Pasta is an all-time favorite meal. Be it for simple, easy to whip dinners or some elaborate pasta dishes with wine for romantic nights, pasta does not fall short of goodness to offer. But there are a lot of things we do not know about pasta. For one, there are more than 30 types of pasta out there, classified into various categories.
In this post, you will know more types of pasta than ever before, so if you are looking for more ways to cook pasta dishes, this is the sign for you to read on.
Table of Contents
A brief history of pasta
There is a lot of history surrounding pasta and while we cannot take into account all versions, here is a succinct take on this venerated dish. Archives reveal that as early as 1 A.D., the then emperor Augustus already mentioned a dish called lagana which was made from fried dough sheets, layered with cheese, sauce, and meat.
Some historians attribute the start of pasta making in the adventures of Marco Polo, having gone to China, and saw how egg noodles were made and hand-pulled into various textures, shapes, and lengths. Although there is a lot of gray areas in these accounts, what we know is that, the first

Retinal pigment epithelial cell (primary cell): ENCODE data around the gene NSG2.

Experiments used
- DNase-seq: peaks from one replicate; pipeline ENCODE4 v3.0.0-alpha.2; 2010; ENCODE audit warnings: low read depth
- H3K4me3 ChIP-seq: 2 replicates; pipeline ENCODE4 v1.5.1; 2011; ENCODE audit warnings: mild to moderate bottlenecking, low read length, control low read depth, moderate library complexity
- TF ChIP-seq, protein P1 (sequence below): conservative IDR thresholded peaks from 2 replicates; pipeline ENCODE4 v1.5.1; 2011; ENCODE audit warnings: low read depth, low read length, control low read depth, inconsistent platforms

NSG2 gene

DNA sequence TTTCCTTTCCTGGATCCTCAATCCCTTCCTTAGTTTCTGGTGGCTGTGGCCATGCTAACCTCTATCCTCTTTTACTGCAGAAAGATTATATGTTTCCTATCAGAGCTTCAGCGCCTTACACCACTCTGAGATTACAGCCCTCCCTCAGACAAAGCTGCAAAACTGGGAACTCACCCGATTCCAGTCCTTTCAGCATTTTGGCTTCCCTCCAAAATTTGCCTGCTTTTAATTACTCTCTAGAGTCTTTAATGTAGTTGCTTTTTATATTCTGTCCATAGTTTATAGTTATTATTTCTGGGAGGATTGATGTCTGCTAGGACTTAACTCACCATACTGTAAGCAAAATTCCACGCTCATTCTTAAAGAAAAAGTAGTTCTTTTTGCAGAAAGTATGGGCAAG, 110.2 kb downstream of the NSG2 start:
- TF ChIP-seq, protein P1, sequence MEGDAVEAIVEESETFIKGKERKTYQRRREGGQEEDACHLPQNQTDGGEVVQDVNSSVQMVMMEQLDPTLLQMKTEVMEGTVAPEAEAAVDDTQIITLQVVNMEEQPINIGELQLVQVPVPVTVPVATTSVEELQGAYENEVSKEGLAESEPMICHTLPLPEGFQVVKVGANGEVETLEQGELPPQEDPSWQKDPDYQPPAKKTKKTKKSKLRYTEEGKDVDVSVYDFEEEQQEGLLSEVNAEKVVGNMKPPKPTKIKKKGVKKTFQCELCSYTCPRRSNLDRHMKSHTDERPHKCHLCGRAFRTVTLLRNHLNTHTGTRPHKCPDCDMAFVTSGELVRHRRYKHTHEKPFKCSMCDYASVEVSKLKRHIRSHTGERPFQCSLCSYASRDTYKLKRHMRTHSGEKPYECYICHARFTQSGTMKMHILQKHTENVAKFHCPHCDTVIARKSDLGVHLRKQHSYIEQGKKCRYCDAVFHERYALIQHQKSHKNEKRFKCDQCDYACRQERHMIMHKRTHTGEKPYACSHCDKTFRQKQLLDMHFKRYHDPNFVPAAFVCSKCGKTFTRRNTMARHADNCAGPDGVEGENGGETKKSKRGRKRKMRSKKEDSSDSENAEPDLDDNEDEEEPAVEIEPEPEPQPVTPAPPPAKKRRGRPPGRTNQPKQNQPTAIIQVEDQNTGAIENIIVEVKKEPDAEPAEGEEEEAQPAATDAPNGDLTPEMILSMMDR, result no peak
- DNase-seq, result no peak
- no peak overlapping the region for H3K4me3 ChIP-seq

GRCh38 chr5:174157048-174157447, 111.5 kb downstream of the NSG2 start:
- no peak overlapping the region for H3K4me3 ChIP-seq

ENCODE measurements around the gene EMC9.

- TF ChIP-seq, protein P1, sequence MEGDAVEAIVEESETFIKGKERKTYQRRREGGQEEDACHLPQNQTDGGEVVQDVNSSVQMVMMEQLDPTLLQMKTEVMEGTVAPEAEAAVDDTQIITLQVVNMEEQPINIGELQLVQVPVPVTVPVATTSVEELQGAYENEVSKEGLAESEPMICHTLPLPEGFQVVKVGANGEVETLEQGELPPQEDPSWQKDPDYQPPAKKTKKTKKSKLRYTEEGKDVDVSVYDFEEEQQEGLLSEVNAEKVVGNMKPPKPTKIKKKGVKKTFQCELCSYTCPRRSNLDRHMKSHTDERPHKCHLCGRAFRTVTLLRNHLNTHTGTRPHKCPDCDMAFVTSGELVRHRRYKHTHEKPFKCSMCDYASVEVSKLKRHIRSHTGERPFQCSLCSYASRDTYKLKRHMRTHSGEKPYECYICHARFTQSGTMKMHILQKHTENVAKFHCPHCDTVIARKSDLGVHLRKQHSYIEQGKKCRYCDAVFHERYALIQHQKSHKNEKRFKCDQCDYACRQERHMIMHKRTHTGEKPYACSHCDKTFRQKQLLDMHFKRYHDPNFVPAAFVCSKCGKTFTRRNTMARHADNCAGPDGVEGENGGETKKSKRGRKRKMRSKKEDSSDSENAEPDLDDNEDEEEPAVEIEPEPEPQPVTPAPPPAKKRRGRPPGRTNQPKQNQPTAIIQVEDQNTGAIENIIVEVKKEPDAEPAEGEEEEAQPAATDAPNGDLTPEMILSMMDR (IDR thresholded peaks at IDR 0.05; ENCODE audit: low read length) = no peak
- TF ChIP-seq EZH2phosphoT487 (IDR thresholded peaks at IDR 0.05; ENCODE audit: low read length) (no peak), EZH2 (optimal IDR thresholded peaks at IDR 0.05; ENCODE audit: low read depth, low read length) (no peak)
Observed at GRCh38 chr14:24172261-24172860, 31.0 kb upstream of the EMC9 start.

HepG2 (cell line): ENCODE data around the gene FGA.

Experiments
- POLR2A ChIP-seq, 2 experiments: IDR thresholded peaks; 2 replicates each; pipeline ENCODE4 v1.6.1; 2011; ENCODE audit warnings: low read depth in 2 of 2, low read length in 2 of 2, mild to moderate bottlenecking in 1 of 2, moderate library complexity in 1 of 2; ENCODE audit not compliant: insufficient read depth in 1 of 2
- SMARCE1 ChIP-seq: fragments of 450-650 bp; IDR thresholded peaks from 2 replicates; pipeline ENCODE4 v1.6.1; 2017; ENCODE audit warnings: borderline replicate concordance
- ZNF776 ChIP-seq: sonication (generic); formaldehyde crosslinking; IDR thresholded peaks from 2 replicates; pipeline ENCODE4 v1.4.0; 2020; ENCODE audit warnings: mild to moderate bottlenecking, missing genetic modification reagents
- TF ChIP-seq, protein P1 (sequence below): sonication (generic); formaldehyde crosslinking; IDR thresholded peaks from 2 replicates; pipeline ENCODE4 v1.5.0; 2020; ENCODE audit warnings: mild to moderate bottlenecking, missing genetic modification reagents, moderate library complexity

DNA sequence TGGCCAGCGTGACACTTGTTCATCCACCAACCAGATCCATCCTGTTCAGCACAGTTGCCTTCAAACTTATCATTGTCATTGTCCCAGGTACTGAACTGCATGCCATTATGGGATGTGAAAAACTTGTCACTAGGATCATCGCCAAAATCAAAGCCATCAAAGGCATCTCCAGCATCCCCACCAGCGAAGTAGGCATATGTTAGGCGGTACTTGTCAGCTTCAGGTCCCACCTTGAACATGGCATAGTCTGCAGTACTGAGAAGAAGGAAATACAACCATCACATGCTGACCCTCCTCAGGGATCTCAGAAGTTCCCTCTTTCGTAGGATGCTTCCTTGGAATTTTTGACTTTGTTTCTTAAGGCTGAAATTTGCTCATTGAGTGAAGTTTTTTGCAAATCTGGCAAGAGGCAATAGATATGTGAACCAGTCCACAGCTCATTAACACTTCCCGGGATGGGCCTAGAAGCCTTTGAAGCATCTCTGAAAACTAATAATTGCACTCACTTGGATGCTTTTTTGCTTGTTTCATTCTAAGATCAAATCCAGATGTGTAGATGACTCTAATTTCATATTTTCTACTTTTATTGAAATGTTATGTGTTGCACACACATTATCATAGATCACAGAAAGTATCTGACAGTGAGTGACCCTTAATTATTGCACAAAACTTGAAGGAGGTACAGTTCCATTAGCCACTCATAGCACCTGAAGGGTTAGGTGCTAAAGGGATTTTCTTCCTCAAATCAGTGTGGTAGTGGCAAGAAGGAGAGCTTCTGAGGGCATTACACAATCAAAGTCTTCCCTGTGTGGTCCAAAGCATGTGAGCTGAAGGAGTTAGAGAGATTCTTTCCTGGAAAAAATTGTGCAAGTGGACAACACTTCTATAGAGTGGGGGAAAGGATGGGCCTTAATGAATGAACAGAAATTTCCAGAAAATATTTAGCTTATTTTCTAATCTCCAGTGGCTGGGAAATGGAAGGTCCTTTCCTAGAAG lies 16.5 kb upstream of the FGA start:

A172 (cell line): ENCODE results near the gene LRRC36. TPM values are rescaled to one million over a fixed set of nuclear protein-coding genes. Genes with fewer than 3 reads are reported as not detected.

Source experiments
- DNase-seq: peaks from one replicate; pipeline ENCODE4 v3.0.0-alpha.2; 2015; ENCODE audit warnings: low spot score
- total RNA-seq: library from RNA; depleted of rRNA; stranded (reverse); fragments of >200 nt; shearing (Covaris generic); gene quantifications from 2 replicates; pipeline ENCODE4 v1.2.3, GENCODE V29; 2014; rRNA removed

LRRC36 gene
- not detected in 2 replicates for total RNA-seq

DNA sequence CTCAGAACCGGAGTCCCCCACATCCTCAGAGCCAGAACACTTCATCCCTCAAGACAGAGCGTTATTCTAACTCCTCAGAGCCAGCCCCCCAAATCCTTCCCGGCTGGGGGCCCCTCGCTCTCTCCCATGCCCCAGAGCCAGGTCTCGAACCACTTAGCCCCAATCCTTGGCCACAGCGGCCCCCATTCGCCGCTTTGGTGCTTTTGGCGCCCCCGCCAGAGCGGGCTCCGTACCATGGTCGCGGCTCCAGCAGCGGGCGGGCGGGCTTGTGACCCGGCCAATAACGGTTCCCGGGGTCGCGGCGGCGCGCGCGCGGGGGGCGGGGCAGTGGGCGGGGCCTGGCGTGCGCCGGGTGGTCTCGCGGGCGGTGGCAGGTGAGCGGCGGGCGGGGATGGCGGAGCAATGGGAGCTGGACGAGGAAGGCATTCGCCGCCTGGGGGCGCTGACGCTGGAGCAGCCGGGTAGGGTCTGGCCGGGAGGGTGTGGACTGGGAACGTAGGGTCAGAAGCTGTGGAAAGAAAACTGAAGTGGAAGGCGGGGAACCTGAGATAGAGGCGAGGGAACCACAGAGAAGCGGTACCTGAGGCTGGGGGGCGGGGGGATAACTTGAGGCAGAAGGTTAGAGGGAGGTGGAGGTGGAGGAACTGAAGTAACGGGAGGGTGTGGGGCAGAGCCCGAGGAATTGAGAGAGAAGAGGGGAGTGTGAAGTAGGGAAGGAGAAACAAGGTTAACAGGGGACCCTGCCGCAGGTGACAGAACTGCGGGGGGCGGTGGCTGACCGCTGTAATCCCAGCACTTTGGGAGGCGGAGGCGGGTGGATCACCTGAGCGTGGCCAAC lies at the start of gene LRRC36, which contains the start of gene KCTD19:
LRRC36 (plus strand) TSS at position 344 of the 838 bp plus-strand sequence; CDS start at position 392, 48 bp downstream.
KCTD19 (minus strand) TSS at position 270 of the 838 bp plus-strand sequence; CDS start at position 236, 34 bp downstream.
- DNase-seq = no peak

pasta dish was made in Sicily in 1154 but the most concrete evidence of community cooking for pasta dishes would be in between the 13th and 14th century.
Before, pasta dishes were cooked dry. During the age of exploration, pasta was taken with voyages into the New World, finding herbs and spices that made pasta dishes more elaborate.
The first pasta maker machine was invented in Sanremo, Italy in the 1600s and from there, the making of various sauces, cheeses, and hundreds of pasta dishes from various Italian regions emerged.
Types of pasta
As have been mentioned, there are more than 30 types of pasta out there, originating beyond Italy. They are classified into short, long, stuffed, sheet, shaped, dumpling, and ribbon pasta, among others.
This pasta category is reserved for the folded and meat, cheese, or vegetable filled dough layers. They can be served in broth, or light sauce. The most popular stuffed pasta is the ravioli.